Killed green algae - Need help to balance chemicals

Algae problems in swimming pool water.
Green (cloudy) water or slimy pool walls.
Black algae. Mustard algae. Pink or white pool mold.

Killed green algae - Need help to balance chemicals

Postby lasa4 » Tue 21 Jun, 2011 12:48

I have an above ground pool, 18' round 4' deep. I killed the green algae with a shock that included algaecide. the green went away over night, but now I'm left with a cloudy pool. I bought a tester kit and the recommended chemicals. I increased the alkalinity which increased the ph. Then I had to use ph minus because the alkalinity was too high but the ph was normal. Now the ph is too low. Alkalinity looks normal. No chlorine. Hardness looks normal although it was low though prior to adding the ph minus. Stabilizer is low.

I've been told to balance in the following order: alkalinity, ph, hardness, stabilizer, chlorine, shock.

Now that the ph is too low, I assume I add ph up but will that increase the alkalinity again?


Killed green algae - Need help to balance chemicals

Postby MEDI-MATT » Wed 29 Jun, 2011 07:37

I'm not an expert, but many years of pool ownership and trial and error has led me to believe the following:

Order to balance is... Alkalinity, PH, Hardness, Chlorine, Stabilizer. No need to balance or add shock unless necessary. Shock is essentially high dose chlorine which helps to destroy any bacteria or algae that may be growing in the pool... so add it as directed on the label for preventative maintenence and if there is an algae issue. Also, the stabilizer is used to prevent the chlorine level from dropping more rapidly due to the sun (it burns off chlorine at quite a high rate) so, to add it before you have the appropriate chlorine level is unnecessary. I would also wait to add it until you have killed the algae and have clear water.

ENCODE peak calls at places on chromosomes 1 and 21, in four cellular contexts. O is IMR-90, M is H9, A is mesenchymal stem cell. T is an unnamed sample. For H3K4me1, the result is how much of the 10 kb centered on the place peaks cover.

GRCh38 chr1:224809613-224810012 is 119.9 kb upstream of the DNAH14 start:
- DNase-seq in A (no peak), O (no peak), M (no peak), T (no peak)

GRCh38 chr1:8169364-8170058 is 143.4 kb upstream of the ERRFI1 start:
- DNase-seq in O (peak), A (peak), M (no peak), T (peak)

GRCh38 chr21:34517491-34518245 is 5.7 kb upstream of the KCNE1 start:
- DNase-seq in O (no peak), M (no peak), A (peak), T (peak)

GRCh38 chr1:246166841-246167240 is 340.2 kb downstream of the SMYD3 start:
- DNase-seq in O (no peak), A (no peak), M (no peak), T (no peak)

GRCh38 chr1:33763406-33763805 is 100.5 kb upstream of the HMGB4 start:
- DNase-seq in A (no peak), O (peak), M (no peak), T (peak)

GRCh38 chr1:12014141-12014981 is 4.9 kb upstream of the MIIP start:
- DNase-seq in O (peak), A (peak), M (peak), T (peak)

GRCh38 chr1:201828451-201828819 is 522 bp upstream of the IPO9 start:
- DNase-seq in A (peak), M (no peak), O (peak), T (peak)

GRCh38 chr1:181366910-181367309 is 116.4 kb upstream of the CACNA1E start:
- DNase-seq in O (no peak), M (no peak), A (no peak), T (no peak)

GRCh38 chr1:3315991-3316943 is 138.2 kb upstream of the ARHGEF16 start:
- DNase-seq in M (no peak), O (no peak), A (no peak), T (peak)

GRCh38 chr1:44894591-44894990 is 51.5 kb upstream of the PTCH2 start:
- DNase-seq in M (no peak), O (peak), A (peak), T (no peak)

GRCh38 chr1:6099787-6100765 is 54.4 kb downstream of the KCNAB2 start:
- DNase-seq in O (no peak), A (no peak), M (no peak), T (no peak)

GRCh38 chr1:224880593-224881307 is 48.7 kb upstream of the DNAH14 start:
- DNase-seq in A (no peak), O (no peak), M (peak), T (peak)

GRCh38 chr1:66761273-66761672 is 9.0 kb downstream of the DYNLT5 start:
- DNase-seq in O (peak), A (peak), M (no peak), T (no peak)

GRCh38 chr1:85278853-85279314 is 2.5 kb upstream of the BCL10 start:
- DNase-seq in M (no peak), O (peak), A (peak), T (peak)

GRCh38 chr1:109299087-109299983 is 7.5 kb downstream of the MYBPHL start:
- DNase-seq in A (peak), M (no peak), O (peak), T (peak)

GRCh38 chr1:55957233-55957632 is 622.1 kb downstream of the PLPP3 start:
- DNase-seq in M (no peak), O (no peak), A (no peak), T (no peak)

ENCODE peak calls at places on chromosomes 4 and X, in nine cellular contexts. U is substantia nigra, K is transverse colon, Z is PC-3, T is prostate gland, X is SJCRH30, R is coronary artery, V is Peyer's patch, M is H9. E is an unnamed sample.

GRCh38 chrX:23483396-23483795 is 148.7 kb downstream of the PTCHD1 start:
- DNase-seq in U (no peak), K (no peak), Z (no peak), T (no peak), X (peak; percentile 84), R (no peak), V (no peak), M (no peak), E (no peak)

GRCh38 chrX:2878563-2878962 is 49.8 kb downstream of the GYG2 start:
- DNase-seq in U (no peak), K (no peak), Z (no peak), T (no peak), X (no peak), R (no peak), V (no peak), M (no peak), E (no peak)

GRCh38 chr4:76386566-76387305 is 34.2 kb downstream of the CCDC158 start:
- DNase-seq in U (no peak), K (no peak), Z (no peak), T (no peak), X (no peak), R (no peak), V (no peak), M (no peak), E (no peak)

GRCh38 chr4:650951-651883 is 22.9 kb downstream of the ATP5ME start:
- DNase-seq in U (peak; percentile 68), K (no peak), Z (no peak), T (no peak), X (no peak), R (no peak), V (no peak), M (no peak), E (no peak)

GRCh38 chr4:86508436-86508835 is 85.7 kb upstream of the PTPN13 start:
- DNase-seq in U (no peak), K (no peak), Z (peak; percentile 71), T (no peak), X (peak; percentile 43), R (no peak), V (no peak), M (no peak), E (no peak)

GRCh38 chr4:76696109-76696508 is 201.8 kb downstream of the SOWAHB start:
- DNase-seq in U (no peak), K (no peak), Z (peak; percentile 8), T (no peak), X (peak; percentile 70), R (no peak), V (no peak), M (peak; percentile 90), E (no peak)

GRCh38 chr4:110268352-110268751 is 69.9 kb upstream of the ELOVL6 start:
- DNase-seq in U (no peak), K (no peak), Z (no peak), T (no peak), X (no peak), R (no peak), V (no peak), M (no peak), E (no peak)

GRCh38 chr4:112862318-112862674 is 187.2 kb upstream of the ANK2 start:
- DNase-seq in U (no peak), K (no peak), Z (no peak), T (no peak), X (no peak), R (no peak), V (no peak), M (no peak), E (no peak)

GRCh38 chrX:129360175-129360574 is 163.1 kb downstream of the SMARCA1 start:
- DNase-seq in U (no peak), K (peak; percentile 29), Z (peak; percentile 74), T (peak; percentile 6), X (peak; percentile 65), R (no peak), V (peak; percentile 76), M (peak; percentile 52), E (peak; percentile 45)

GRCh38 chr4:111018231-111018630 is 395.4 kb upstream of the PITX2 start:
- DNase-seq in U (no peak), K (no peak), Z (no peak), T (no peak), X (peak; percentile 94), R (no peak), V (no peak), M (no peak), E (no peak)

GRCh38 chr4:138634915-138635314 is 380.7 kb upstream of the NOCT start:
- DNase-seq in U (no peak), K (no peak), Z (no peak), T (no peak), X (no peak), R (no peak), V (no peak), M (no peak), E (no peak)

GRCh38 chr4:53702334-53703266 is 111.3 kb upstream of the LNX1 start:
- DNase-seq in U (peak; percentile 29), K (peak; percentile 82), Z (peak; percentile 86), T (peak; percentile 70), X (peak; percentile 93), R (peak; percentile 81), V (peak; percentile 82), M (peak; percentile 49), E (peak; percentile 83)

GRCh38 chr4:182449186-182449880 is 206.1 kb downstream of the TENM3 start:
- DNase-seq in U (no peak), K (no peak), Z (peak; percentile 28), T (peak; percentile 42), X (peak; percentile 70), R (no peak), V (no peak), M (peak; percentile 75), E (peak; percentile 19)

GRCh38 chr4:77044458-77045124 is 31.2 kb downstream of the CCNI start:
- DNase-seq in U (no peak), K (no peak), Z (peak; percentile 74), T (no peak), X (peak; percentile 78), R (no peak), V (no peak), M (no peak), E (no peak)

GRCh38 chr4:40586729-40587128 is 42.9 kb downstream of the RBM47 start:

The cloudy water is most likely due to the dead algae, which can be a difficult task in itself to clear. If the pump isn't creating too much of a current in the water, it should settle to the bottom of the pool and you can then vacum it out (directly to waste if possible cause the particles are sometimes small enough to flow thrugh the filter and back into the pool). This will cost you a few inches of pool water, but it is the best way to rid yourself of the issue. If this isn't possible, then you can use a binding agent to bind the particles together allowing your filter to do most of the work... this can cause your filter to get quite gummy and will need to be cleaned multiple times. You could also use flucs (spelling?) which will bind all particles together and settle to the bottom, allowing you to vacum them out.

Either way, you can count on cloudy water for the next 3 to 7 days... Make sure your chlorine level is kept on the high side of normal or you can find yourself right back where you started.

Adding PH up should not raise the alkalinity. Adding alkalinity to the pool will not raise the PH either, but it will allow the test strip to show the actual level of the PH (at least that's how I understand it anyway).

Hope my limited knowlege can help.

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